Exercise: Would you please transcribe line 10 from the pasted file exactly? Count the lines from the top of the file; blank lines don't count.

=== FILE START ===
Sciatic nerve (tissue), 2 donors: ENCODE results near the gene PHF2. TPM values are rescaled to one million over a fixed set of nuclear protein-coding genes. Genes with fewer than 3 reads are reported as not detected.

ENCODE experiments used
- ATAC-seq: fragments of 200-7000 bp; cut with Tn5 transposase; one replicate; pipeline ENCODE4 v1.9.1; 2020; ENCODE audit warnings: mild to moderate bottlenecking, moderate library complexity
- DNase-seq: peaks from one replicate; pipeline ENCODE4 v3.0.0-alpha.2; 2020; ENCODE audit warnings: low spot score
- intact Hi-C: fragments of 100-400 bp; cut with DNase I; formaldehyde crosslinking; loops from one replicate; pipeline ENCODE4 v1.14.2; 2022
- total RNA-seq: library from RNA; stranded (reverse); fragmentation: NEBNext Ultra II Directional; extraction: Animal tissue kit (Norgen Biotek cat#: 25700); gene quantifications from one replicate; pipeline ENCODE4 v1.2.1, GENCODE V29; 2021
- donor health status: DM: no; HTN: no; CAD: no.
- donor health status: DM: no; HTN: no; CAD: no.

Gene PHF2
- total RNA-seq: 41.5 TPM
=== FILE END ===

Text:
- total RNA-seq: 41.5 TPM